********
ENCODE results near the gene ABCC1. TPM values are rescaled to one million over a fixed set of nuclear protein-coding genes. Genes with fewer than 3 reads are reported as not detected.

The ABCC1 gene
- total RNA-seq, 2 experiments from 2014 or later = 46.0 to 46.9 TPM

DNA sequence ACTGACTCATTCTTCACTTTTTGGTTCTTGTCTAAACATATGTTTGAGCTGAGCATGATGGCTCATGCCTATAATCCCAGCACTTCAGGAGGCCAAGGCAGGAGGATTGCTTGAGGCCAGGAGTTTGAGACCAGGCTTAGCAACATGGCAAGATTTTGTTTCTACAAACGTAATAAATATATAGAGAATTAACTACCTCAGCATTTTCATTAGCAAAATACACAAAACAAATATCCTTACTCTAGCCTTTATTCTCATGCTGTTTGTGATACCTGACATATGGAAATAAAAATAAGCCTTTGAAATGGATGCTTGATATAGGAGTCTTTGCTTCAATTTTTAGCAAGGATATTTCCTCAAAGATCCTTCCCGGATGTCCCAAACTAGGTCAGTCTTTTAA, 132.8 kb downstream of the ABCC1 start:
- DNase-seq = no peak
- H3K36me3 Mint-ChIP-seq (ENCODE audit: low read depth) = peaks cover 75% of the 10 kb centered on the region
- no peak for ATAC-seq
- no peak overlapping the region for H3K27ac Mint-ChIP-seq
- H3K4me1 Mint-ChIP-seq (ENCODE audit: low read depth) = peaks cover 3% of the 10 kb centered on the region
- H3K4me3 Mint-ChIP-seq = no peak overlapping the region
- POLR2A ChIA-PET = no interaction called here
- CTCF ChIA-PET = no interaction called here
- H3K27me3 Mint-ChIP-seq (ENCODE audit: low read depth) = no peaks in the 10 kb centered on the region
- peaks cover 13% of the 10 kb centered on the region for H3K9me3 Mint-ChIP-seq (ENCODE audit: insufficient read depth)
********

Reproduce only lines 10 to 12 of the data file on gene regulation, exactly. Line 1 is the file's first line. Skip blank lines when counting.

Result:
- H3K4me3 Mint-ChIP-seq = no peak overlapping the region
- POLR2A ChIA-PET = no interaction called here
- CTCF ChIA-PET = no interaction called here